Understood Betsy Hardcover – Oct 15 1999
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Anyone who fondly remembers how the fresh air of the moors puts a blush in the cheeks of sallow young Mary in The Secret Garden will love Dorothy Canfield Fisher's Understood Betsy just as much. First published in 1916, this engaging classic tells the tale of a thin, pale 9-year-old orphan named Elizabeth Ann who is whisked away from her city home and relocated to a Vermont farm where her cousins, the "dreaded Putneys," live. The Putneys are not as bad as her doting, high-strung Aunt Frances warns, however, and Elizabeth, who had been nurtured by her aunt like an overwatered sapling--positively blooms under their breezy, earthy care.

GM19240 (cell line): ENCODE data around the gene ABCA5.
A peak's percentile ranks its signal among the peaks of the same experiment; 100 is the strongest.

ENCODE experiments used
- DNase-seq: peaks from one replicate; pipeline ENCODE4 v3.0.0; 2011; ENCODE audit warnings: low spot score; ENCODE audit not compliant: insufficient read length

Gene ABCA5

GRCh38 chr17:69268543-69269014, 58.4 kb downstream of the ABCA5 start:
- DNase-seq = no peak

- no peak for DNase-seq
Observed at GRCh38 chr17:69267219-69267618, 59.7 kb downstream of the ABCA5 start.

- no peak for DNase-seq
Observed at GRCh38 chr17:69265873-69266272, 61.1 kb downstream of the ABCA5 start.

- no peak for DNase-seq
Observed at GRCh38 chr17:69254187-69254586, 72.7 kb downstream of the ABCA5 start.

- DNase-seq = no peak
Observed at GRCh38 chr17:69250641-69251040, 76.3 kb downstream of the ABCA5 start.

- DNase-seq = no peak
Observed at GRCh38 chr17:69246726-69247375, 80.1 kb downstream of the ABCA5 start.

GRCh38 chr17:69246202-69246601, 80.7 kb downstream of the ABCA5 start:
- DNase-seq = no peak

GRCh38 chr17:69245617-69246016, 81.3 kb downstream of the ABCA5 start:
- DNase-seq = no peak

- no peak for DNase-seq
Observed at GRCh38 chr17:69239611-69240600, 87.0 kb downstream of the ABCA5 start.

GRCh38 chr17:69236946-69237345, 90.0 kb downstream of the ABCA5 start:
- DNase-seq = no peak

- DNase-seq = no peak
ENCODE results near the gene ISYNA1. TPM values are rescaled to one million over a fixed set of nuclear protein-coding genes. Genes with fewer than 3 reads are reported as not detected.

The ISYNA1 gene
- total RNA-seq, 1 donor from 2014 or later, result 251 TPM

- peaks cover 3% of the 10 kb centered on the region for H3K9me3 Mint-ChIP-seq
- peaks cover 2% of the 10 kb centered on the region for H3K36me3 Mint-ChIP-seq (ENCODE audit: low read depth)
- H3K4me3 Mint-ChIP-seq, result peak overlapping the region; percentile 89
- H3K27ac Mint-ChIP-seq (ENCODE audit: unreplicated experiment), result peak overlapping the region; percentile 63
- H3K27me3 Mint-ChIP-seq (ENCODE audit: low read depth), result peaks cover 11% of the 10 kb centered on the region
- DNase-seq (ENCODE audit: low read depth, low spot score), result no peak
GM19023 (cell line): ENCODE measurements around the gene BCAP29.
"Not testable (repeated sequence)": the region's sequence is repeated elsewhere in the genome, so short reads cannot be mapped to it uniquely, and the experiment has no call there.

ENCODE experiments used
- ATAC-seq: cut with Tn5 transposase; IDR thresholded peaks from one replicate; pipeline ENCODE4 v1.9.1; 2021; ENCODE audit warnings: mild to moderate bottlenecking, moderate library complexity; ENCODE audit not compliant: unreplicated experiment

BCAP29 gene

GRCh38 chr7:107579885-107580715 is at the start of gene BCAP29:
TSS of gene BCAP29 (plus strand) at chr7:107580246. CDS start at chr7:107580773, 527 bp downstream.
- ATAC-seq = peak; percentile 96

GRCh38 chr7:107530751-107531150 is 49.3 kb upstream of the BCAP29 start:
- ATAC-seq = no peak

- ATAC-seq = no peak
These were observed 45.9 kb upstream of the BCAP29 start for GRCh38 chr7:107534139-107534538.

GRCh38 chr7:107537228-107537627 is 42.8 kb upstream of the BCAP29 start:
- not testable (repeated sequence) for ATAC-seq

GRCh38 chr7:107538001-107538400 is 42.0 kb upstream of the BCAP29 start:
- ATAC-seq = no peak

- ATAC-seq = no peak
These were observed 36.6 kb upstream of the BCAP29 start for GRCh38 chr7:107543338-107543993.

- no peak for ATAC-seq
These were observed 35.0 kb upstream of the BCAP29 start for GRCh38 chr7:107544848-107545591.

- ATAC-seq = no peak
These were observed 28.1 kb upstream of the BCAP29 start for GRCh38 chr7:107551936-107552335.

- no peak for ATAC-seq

Elizabeth Ann's first victories are small ones--taking the reins from Uncle Harry, doing her own hair, making her own breakfast--but children will revel in the awakening independence and growing self-confidence of a girl who learns to think for herself... and even laugh. Along the way, "citified" readers of all ages will get a glimpse into the lives of people who are truly connected to the world around them--making butter ("We always bought ours," says Elizabeth Ann), experiencing the "rapt wonder that people in the past were really people," and understanding the difference between failing in school and failing at life. Fisher is a wise, personable storyteller, steeped in the Montessori principles of learning for its own sake, the value of process, and the importance of "indirect support" in child rearing. She also captures the tempestuous emotional life of a child as few authors can, crafting a story that children will find deeply satisfying. And in the end, readers will have grown as fond of the happier, stronger "Betsy" as the gentle, unassuming Putneys have.